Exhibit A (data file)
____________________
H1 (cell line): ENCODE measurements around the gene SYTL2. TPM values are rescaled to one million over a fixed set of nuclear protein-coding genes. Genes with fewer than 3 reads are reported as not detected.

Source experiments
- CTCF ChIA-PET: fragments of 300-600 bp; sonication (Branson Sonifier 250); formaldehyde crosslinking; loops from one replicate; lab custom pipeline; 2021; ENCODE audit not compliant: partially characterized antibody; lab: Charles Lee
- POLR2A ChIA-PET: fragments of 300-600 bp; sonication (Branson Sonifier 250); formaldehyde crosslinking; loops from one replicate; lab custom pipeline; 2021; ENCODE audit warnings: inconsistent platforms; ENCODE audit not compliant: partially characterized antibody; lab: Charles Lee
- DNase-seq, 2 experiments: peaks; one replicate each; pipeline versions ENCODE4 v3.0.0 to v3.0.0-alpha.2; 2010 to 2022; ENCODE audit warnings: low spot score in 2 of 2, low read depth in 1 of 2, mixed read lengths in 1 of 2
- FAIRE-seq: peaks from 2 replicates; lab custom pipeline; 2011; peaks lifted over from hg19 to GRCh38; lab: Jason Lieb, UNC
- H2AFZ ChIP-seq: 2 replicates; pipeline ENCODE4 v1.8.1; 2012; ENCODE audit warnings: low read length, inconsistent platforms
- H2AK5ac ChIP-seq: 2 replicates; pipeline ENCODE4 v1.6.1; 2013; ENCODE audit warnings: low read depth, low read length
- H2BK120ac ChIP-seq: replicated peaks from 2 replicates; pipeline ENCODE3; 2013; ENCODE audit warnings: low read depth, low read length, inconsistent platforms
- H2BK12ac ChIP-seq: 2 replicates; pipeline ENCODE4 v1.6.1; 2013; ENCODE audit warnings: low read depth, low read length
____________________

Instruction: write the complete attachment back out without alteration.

H1 (cell line): ENCODE measurements around the gene SYTL2. TPM values are rescaled to one million over a fixed set of nuclear protein-coding genes. Genes with fewer than 3 reads are reported as not detected.

Source experiments
- CTCF ChIA-PET: fragments of 300-600 bp; sonication (Branson Sonifier 250); formaldehyde crosslinking; loops from one replicate; lab custom pipeline; 2021; ENCODE audit not compliant: partially characterized antibody; lab: Charles Lee
- POLR2A ChIA-PET: fragments of 300-600 bp; sonication (Branson Sonifier 250); formaldehyde crosslinking; loops from one replicate; lab custom pipeline; 2021; ENCODE audit warnings: inconsistent platforms; ENCODE audit not compliant: partially characterized antibody; lab: Charles Lee
- DNase-seq, 2 experiments: peaks; one replicate each; pipeline versions ENCODE4 v3.0.0 to v3.0.0-alpha.2; 2010 to 2022; ENCODE audit warnings: low spot score in 2 of 2, low read depth in 1 of 2, mixed read lengths in 1 of 2
- FAIRE-seq: peaks from 2 replicates; lab custom pipeline; 2011; peaks lifted over from hg19 to GRCh38; lab: Jason Lieb, UNC
- H2AFZ ChIP-seq: 2 replicates; pipeline ENCODE4 v1.8.1; 2012; ENCODE audit warnings: low read length, inconsistent platforms
- H2AK5ac ChIP-seq: 2 replicates; pipeline ENCODE4 v1.6.1; 2013; ENCODE audit warnings: low read depth, low read length
- H2BK120ac ChIP-seq: replicated peaks from 2 replicates; pipeline ENCODE3; 2013; ENCODE audit warnings: low read depth, low read length, inconsistent platforms
- H2BK12ac ChIP-seq: 2 replicates; pipeline ENCODE4 v1.6.1; 2013; ENCODE audit warnings: low read depth, low read length